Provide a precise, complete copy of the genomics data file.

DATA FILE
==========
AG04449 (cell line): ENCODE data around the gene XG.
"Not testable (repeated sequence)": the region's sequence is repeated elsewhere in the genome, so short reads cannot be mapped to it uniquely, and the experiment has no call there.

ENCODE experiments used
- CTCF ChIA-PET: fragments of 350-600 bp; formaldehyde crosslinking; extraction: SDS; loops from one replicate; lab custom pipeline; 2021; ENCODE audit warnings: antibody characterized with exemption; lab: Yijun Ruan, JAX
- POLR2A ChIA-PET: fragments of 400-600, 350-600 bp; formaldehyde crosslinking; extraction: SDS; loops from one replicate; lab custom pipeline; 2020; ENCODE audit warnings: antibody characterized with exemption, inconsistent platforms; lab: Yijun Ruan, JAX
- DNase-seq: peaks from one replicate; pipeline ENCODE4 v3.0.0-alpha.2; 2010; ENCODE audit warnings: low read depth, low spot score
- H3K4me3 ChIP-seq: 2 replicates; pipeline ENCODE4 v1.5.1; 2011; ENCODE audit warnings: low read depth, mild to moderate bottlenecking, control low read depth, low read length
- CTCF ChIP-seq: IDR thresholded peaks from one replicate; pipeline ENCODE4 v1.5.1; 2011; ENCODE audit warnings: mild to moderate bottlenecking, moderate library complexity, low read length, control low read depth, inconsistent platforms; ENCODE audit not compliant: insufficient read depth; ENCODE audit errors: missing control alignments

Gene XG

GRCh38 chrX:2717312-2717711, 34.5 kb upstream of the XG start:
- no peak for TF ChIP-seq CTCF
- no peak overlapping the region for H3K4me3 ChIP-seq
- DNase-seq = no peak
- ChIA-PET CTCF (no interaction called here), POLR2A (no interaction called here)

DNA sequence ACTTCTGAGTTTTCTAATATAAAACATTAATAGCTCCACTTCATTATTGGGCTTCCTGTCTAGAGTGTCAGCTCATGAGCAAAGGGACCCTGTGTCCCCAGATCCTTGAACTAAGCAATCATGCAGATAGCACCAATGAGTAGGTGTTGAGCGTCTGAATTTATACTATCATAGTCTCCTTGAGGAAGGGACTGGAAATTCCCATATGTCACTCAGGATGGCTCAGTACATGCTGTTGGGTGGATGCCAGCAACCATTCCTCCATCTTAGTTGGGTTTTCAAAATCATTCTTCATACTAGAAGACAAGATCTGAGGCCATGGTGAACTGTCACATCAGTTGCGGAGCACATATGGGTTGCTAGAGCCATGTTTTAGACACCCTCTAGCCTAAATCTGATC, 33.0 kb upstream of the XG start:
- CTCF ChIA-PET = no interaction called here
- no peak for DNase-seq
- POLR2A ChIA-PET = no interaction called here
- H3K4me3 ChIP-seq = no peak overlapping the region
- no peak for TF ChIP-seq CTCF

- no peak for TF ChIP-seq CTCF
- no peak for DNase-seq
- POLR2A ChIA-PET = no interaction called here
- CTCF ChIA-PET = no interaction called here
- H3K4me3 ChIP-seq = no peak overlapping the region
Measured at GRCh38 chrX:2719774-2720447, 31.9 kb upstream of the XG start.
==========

AG04449 (cell line): ENCODE data around the gene XG.
"Not testable (repeated sequence)": the region's sequence is repeated elsewhere in the genome, so short reads cannot be mapped to it uniquely, and the experiment has no call there.

ENCODE experiments used
- CTCF ChIA-PET: fragments of 350-600 bp; formaldehyde crosslinking; extraction: SDS; loops from one replicate; lab custom pipeline; 2021; ENCODE audit warnings: antibody characterized with exemption; lab: Yijun Ruan, JAX
- POLR2A ChIA-PET: fragments of 400-600, 350-600 bp; formaldehyde crosslinking; extraction: SDS; loops from one replicate; lab custom pipeline; 2020; ENCODE audit warnings: antibody characterized with exemption, inconsistent platforms; lab: Yijun Ruan, JAX
- DNase-seq: peaks from one replicate; pipeline ENCODE4 v3.0.0-alpha.2; 2010; ENCODE audit warnings: low read depth, low spot score
- H3K4me3 ChIP-seq: 2 replicates; pipeline ENCODE4 v1.5.1; 2011; ENCODE audit warnings: low read depth, mild to moderate bottlenecking, control low read depth, low read length
- CTCF ChIP-seq: IDR thresholded peaks from one replicate; pipeline ENCODE4 v1.5.1; 2011; ENCODE audit warnings: mild to moderate bottlenecking, moderate library complexity, low read length, control low read depth, inconsistent platforms; ENCODE audit not compliant: insufficient read depth; ENCODE audit errors: missing control alignments

Gene XG

GRCh38 chrX:2717312-2717711, 34.5 kb upstream of the XG start:
- no peak for TF ChIP-seq CTCF
- no peak overlapping the region for H3K4me3 ChIP-seq
- DNase-seq = no peak
- ChIA-PET CTCF (no interaction called here), POLR2A (no interaction called here)

DNA sequence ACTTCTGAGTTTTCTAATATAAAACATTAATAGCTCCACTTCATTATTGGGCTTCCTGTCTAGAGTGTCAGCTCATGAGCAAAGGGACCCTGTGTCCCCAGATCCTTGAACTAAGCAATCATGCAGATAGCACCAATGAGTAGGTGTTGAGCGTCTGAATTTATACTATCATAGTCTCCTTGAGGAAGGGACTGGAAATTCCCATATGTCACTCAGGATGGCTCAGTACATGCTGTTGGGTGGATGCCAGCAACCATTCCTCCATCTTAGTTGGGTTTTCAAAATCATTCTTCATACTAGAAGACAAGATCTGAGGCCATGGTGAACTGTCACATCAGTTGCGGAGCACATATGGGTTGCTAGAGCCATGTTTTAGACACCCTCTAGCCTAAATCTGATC, 33.0 kb upstream of the XG start:
- CTCF ChIA-PET = no interaction called here
- no peak for DNase-seq
- POLR2A ChIA-PET = no interaction called here
- H3K4me3 ChIP-seq = no peak overlapping the region
- no peak for TF ChIP-seq CTCF

- no peak for TF ChIP-seq CTCF
- no peak for DNase-seq
- POLR2A ChIA-PET = no interaction called here
- CTCF ChIA-PET = no interaction called here
- H3K4me3 ChIP-seq = no peak overlapping the region
Measured at GRCh38 chrX:2719774-2720447, 31.9 kb upstream of the XG start.